Portskewett, South Wales

Sunday 4th September 2022

A walk from the Walk West series of e-books and one that would take place seven days ahead of my first trip north to the Lake District.

I took a short drive across the Severn Bridge and on to the fringe of South Wales. Portskewett was a small village I’d barely heard of. I knew it’s name mostly from having had this walk in mind for several years. I turned off the motorway, heading towards Caldicot and then to the Black Rock car park, from which I would begin my walk.

I joined the Wales Coast Path almost immediately, spied this fellow looking out to sea and wandered over for a chat…

He didn’t have much to say verbally but there is a history to this section of the coast.

I began walking the coast path towards Sudbrook, where I passed this fellow, hard at work.

As I continued through Sudbrook, I crossed a point at which the Severn Tunnel runs underground, carrying train passengers between South Wales and England. There’s a also a museum of the tunnel close by.

I continued to follow the coast path around Sudbrook Point and across an area of land that was once the site of an Iron Age hillfort.

I was now heading towards the M4 motorway; that very same route that have carried me across the Severn in my car.

My walk passed beneath the motorway with ease and I’d soon cross a lady, sat to one side of the footpath, taking in the scene of the Bristol Channel ahead.

Across the other side, I was now walking beneath and beside the motorway, along a strip of concrete that I’ve driven past many times over the years. I’d seen the odd person walking along it and wondered what it might be like to do the same.

There’s a point at which the Wales Coast Path turns inland, crossing the M4 towards Caldicot and Rogiet Moor. But a public right of way exists going forwards… I had every intention of following this, sticking close to the coast and bagging a trig point on the edge of Caldicot Moor.

But I could see the red flags flying further ahead, along with the occasional sounds of gunshot. A firing range interrupted my hopes of getting to that trig pillar. So, I soldiered on over the motorway.

Again, crossing the railway line from England, far beneath me but visible from here continuing west.

From the outskirts of Caldicot, I walked a pedestrian path back towards Portskewett.

Then I stumbled upon this beautiful space created for the local community. Completely unexpected.

I took a seat on one of the benches beside the path and had something to eat. It was mid-morning and this was one of those walks where I’d set out early with the intention of returning home in time for lunch and then, having a quiet afternoon to myself.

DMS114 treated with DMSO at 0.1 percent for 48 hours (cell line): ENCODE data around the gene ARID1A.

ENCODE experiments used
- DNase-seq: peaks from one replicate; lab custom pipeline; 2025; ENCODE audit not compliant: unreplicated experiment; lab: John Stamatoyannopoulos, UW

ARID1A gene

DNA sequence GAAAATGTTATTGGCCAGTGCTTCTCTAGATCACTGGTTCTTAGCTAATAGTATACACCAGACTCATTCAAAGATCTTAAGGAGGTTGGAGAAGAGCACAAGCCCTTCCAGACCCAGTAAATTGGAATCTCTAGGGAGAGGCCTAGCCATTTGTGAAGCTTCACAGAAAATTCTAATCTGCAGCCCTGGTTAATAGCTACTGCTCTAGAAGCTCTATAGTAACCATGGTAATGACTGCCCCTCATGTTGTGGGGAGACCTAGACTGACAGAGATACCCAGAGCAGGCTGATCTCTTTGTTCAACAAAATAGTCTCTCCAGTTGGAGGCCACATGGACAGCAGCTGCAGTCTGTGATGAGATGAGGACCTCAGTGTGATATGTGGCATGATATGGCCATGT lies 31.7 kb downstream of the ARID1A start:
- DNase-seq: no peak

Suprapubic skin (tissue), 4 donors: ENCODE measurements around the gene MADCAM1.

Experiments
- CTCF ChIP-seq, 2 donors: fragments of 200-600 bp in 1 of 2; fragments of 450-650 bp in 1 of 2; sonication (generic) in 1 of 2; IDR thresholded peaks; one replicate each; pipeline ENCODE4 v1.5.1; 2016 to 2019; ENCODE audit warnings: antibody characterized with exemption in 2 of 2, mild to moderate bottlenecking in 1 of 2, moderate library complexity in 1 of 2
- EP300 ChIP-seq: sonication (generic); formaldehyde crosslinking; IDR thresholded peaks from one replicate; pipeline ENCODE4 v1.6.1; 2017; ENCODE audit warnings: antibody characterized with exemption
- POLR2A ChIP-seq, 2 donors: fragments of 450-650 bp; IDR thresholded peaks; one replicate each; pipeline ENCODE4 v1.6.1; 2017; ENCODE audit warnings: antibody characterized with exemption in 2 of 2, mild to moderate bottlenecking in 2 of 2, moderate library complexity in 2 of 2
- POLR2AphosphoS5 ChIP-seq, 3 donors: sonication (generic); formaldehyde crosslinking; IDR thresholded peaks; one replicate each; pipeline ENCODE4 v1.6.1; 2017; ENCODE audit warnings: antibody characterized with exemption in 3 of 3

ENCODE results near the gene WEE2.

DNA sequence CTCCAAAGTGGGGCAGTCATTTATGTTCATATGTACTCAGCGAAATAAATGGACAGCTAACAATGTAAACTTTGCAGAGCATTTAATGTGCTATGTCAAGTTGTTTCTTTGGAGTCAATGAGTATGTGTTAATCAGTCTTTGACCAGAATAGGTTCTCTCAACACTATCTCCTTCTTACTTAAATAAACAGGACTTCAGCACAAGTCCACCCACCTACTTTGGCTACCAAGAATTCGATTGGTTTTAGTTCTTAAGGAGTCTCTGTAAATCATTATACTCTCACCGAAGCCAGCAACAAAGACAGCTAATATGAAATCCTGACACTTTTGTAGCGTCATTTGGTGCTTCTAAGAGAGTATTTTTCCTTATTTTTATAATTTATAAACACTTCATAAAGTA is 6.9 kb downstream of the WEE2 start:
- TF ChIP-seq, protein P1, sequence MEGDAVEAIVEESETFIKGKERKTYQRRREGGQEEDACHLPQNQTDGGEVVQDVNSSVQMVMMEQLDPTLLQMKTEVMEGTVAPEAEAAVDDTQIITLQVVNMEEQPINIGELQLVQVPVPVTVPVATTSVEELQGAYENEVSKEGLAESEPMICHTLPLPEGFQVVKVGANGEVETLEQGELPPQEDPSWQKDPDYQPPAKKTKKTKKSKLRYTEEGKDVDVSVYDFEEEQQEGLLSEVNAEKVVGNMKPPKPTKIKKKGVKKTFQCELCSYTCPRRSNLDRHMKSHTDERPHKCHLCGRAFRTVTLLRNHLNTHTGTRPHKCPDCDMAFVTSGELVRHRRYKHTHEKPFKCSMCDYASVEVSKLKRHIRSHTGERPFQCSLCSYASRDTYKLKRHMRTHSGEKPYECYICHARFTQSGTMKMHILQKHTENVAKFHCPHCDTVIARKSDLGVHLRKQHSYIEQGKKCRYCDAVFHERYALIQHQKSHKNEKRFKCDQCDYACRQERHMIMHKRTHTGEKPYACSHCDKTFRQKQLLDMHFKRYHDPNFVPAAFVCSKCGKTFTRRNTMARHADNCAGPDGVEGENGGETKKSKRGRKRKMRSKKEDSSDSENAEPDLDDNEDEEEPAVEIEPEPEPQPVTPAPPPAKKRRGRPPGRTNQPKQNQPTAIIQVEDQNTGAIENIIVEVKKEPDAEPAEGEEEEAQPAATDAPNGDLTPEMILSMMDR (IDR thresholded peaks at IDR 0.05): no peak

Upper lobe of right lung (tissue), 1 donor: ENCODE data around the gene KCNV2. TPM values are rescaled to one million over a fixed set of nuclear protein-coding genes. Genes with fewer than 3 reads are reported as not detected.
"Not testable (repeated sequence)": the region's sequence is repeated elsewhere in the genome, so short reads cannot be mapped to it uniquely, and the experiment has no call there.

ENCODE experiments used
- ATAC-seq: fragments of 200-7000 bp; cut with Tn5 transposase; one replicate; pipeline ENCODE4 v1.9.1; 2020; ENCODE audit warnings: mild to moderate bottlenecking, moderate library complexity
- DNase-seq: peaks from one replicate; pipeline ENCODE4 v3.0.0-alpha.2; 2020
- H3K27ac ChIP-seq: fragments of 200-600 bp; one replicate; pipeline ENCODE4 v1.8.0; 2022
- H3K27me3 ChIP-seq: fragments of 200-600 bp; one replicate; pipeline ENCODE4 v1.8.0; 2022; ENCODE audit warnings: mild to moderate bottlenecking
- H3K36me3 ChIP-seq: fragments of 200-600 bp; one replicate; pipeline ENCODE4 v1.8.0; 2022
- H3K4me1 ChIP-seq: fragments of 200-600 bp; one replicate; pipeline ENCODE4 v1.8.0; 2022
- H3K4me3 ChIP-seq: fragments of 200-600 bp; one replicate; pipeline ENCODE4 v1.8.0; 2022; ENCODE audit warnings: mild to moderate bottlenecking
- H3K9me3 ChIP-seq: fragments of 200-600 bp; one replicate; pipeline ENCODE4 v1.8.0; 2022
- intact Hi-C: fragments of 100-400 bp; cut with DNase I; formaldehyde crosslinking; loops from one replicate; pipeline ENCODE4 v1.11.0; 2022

While I rested, the lady I’d passed near the M4 caught up, recognised me and asked about my walk before continuing on her way.

That Second Severn Crossing was often in view throughout this short walk.

I crossed one field with a visible standing stone on top of the hill. According to my OS Map, this is the site of a long barrow. But as the land is otherwise private, away from the public right of way, I had no right to wander any closer and explore for myself.

This was the start of a footpath from the road near Cropthorne Farm. There was no sign to indicate a public right of way and you can see the chain around one end of the gate. But I was confident in my map-reading abilities.

This was the correct path. But it was terribly overgrown and uncomfortable to bash through, even in full length trousers. Waymarking did exist a bit further on. I followed the power lines overheard for guidance.

Eventually, I rejoined the coastal path as I crossed another railway running to and from Chepstow, parallel to the coast.

Soon enough, I was back where my day had started and ready to head home. A fairly pleasant walk and one I’d have probably not dreamt up, without having found the route, with thanks to the author, Geoff Mullett.

Length of this walk = 6.85 miles

Thanks for reading.


Author: Olly Parry-Jones

I live in Weston-super-Mare, close to the Mendip Hills in Somerset and I enjoy time spent outdoors, whether that's walking, camping or backpacking. My day job involved making furniture from recycled wood (I'm a furniture maker and carpenter by trade). I have two blogs: Olly Writes (woodworking, DIY, baking) Walks With Olly (walking, camping and kit) You can also find me on YouTube, Twitter and Facebook. My second YouTube channel is titled 'Walks with Olly'.

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